"Researching family activities and travel is one of the top three reasons moms go online, but when they Google family hotels, they get pages of ubiquitous Disney deals. Poshbrood.com fills a need by providing a free, curated catalog of upscale, family-friendly hotels, resorts, and villas—all mom tested by bloggers we send to personally experience each property. Our reviews are also sent to subscribers in a biweekly newsletter. We are now a Virtuoso affiliate, so we receive commissions for booking travel. We are seeking funding to increase our travel and hospitality sponsors, launch a membership program, and develop a mobile app."
Mind the Details
With family travel, moms drive most of the decisions. But the travel category is crowded, and there are already publications that review upscale properties. Poshbrood should consider the opportunity it has to differentiate itself. Moms want to know details: Do I have to worry about peanut allergies? Is the surf so strong that kids can't swim in it? If subscribers aren't growing by 50 percent month over month, Poshbrood should ask itself if there's a better way to communicate the value it's providing.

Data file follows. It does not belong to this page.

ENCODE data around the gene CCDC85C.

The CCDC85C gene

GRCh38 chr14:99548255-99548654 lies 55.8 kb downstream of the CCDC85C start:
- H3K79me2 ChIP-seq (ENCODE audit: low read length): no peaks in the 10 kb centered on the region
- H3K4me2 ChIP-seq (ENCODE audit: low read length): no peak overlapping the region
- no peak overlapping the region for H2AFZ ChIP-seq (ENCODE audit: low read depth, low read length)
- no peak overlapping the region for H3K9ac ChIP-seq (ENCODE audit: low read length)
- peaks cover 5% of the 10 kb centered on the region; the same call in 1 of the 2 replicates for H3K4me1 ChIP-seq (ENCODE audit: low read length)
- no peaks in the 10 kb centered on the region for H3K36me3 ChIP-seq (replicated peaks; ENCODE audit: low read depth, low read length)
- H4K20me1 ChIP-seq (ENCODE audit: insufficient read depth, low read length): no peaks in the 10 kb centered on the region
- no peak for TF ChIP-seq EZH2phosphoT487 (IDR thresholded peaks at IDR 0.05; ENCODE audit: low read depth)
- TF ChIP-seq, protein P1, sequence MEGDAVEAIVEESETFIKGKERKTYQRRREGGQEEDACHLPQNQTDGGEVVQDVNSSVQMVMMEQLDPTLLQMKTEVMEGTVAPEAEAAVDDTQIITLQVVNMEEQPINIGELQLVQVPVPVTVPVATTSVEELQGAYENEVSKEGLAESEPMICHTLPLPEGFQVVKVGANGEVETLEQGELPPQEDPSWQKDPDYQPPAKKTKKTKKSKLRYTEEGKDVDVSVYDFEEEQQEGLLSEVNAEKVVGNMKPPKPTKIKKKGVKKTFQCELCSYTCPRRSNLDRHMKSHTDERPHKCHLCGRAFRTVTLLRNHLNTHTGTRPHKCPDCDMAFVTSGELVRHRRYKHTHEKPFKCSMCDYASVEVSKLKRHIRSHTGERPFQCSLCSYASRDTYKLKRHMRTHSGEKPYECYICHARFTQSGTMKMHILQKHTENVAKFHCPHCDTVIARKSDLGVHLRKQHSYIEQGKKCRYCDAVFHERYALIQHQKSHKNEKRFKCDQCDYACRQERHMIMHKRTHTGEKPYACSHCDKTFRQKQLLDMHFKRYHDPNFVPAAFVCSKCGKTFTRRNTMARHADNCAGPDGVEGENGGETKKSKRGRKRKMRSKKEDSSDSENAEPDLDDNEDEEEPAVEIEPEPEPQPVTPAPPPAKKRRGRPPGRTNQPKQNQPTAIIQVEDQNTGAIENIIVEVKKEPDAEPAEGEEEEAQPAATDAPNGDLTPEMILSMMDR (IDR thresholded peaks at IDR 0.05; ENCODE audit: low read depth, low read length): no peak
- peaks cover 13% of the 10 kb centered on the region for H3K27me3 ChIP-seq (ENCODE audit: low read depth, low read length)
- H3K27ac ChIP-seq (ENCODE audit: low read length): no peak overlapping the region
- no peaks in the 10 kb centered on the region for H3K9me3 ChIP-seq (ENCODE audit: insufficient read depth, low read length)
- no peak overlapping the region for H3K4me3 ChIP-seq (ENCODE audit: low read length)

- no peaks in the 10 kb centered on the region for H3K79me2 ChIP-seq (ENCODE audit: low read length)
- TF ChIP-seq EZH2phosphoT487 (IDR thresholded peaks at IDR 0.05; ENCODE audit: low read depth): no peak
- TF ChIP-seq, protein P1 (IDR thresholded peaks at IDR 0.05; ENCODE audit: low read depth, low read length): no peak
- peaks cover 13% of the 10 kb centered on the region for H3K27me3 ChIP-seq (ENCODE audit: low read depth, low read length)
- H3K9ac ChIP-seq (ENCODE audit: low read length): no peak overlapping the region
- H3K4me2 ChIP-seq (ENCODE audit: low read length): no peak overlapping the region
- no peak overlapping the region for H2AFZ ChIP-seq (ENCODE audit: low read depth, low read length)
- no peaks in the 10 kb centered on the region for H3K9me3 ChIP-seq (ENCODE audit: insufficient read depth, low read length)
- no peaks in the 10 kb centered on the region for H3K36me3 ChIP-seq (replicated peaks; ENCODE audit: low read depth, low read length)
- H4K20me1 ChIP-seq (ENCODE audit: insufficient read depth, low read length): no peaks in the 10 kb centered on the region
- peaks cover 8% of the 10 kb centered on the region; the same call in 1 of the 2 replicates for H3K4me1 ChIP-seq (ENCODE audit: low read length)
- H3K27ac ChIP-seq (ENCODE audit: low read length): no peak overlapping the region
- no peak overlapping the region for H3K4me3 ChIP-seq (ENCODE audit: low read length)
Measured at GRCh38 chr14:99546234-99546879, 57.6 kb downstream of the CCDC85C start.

—Aileen Lee, partner, Kleiner Perkins Caufield & Byers, Menlo Park, California
Diversify Your Revenue
I would use the $500,000 to decide how to monetize and scale the business. Poshbrood could market itself as an online travel agent and focus on commissions. If it could find the top bed-and-breakfasts moms are searching for and approach the businesses directly, it could get healthy, double-digit margins with commissions. Another option is to develop a model for transferring traffic directly to airline or hotel sites, like Kayak, and get paid affiliate fees. We would consider an investment in Poshbrood, but at a later stage.
—Vispi Daver, partner, Sierra Ventures, Menlo Park, California
I like that Poshbrood focuses on a high-end demographic, but it has got to scale, or it is going to struggle to get attention. If it goes to these hotels and says, "We've got a list of 4,500 subscribers," they're going to say, "Call me when you've got a million." One option to consider is e-mail promotions with other companies focused on the same demographic, like high-end children's clothing retailers, to get more subscribers. Right now, Poshbrood feels too small for VC-style funding.
—Matt McIlwain, Managing director, Madrona Venture Group, Seattle